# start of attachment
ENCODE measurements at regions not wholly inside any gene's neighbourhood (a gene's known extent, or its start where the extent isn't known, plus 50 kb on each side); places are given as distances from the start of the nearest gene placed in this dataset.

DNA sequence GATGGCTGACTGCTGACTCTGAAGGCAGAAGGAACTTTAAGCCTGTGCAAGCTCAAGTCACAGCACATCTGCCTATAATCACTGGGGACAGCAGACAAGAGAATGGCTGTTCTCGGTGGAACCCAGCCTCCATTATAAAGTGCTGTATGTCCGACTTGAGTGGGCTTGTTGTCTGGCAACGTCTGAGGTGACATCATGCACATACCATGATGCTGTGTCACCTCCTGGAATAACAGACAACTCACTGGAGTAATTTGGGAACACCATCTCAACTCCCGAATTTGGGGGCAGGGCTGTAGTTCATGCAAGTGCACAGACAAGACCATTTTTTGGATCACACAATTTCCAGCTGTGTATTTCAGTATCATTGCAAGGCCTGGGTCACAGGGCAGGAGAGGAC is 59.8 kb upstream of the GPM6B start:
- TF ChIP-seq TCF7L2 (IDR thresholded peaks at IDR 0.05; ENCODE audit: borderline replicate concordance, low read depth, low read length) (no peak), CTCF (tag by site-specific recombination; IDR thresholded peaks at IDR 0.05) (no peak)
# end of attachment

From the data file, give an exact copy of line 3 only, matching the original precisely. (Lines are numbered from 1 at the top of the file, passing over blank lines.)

- TF ChIP-seq TCF7L2 (IDR thresholded peaks at IDR 0.05; ENCODE audit: borderline replicate concordance, low read depth, low read length) (no peak), CTCF (tag by site-specific recombination; IDR thresholded peaks at IDR 0.05) (no peak)